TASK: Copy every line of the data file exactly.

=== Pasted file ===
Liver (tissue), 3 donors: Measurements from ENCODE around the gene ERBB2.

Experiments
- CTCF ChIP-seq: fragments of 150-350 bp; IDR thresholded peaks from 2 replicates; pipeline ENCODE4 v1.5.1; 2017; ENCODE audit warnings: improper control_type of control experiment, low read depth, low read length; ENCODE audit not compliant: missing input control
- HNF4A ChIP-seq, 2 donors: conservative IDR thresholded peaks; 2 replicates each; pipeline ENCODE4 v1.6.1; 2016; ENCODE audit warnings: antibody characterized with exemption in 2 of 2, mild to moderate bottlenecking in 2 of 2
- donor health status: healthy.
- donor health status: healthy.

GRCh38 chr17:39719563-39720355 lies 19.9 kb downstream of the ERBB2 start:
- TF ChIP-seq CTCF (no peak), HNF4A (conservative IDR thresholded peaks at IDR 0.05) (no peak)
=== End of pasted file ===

Liver (tissue), 3 donors: Measurements from ENCODE around the gene ERBB2.

Experiments
- CTCF ChIP-seq: fragments of 150-350 bp; IDR thresholded peaks from 2 replicates; pipeline ENCODE4 v1.5.1; 2017; ENCODE audit warnings: improper control_type of control experiment, low read depth, low read length; ENCODE audit not compliant: missing input control
- HNF4A ChIP-seq, 2 donors: conservative IDR thresholded peaks; 2 replicates each; pipeline ENCODE4 v1.6.1; 2016; ENCODE audit warnings: antibody characterized with exemption in 2 of 2, mild to moderate bottlenecking in 2 of 2
- donor health status: healthy.
- donor health status: healthy.

GRCh38 chr17:39719563-39720355 lies 19.9 kb downstream of the ERBB2 start:
- TF ChIP-seq CTCF (no peak), HNF4A (conservative IDR thresholded peaks at IDR 0.05) (no peak)